8. Democrats are outraged over new details about FBI's investigation into Brett Kavanaugh: A group of Democratic senators is asking for more answers after the FBI told them the bureau had received 4,500 tips regarding Kavanaugh and turned over "relevant" ones to the White House counsel, which would have been Don McGahn at the time in 2018 when Kavanaugh was a Supreme Court nominee. The FBI says only 10 people were interviewed.

​​9. Think twice if you get a "dinner party" or "pizza king" notification on Facebook: Vaccine opponents have been using code names to prevent their groups from being barred in the wave of misinformation crackdowns, NBC News reported. This follows Biden's recent remark that Facebook was "killing people" by allowing misinformation to spread. The coded language has been used to push disproven vaccine theories.

10. Let the games begin: Sports-medicine experts told Insider their picks for the hardest Olympic sports by various metrics. At the highest level, every effort is superhuman - but that doesn't mean they can't be ranked. Gymnastics was up there, but it wasn't the consensus pick for most physically strenuous. That honor went to water polo.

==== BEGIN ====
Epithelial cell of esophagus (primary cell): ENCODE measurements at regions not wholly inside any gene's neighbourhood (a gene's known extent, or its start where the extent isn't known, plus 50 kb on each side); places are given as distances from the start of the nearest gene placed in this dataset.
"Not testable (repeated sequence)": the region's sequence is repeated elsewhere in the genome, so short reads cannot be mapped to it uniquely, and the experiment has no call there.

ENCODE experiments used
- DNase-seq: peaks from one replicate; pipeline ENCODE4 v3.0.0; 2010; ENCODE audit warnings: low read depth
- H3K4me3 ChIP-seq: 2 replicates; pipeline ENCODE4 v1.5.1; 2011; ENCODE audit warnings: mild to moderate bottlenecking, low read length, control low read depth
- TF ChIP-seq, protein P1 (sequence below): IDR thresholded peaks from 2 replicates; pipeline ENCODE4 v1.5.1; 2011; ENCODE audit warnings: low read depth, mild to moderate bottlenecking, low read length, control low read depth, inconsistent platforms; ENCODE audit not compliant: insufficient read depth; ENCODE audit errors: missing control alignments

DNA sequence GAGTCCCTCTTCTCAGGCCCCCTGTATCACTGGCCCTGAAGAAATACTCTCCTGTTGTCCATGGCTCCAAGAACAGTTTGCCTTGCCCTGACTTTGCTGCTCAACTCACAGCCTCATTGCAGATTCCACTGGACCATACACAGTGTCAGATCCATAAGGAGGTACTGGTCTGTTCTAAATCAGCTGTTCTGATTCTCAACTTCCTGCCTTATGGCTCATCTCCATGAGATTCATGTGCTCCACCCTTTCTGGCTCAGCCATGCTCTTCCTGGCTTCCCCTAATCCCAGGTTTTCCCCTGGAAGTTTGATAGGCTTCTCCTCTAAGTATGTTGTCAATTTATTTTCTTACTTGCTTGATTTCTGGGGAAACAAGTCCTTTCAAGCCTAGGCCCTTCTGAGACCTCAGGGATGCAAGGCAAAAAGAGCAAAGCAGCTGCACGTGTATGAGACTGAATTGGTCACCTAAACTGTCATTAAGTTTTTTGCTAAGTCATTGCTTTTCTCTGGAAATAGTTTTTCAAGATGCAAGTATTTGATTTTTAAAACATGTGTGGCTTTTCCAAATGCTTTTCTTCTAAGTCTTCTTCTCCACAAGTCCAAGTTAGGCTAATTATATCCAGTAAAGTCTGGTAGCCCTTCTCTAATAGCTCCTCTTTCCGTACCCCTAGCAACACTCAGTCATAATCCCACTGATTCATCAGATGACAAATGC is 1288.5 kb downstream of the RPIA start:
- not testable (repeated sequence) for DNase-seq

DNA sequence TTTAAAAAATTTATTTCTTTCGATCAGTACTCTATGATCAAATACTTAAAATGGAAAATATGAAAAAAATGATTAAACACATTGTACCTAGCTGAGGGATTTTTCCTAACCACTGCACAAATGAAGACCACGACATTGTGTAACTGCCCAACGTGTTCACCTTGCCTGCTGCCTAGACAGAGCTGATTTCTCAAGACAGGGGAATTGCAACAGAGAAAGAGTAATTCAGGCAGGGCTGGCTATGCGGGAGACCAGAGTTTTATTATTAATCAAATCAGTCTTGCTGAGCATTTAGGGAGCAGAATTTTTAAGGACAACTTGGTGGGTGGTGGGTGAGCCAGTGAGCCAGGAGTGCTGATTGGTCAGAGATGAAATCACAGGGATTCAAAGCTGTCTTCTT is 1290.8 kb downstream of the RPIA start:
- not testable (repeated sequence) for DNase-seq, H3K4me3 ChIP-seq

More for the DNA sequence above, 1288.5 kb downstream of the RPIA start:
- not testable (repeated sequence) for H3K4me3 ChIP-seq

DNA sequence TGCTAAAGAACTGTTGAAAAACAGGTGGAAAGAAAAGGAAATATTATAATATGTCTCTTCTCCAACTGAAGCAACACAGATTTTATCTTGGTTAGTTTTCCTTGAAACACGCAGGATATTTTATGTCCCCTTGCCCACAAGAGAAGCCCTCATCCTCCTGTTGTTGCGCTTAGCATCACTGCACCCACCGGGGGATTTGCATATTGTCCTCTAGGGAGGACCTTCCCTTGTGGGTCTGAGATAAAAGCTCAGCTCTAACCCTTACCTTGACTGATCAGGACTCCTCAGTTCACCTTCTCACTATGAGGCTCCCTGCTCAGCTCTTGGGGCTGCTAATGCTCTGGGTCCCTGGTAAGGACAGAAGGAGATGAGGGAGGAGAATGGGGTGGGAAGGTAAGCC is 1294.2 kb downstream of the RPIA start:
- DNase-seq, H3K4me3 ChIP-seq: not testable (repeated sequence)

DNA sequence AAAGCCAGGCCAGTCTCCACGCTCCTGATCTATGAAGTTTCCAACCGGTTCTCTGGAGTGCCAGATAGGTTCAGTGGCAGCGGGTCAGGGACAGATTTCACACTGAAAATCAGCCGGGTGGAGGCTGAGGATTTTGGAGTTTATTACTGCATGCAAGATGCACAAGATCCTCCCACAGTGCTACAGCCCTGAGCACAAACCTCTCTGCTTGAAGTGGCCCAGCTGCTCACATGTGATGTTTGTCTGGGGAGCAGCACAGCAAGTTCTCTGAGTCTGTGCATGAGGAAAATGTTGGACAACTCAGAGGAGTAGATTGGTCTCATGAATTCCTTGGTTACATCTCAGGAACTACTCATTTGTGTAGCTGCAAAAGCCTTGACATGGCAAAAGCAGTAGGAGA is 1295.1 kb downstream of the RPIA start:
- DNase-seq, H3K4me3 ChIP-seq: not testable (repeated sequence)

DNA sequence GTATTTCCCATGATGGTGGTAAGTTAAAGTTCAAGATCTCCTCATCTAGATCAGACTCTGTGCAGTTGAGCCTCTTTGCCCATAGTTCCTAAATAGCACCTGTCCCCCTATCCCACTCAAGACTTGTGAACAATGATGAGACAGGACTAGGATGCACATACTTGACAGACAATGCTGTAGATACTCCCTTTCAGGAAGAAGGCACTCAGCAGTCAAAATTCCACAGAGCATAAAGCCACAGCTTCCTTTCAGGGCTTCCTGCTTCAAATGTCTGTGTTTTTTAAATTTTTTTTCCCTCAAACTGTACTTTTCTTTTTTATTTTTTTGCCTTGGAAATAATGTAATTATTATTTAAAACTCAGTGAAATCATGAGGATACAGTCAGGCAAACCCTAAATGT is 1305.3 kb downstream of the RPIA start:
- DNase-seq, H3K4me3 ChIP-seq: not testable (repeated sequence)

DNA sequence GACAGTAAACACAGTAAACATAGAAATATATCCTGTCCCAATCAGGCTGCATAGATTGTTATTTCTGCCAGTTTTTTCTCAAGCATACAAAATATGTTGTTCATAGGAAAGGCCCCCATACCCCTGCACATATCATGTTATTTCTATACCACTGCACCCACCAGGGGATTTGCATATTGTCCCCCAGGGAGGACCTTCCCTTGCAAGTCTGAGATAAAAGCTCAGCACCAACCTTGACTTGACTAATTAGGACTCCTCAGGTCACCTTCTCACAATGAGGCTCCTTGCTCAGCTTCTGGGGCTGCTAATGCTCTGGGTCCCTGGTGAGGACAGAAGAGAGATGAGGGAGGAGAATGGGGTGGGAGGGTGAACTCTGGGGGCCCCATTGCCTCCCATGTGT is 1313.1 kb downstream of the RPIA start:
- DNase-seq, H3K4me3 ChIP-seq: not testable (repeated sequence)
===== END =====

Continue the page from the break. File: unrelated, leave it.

Today's trivia question: The US first lady, Jill Biden, is attending the Olympics' opening ceremony today, but the president is not. Who was the first sitting president to attend one? Email your guess and a suggested question to me at bgriffiths@insider.com.

  • Yesterday's answer: The only National Historic Landmark outside the US is the Tangier American Legation in Morocco. Smithsonian Magazine reports the 200-year-old building has served as a diplomatic residence, a working consulate, a Peace Corps training center, an espionage headquarters, and a museum. And that's not even the full story.

Read the original article on Business Insider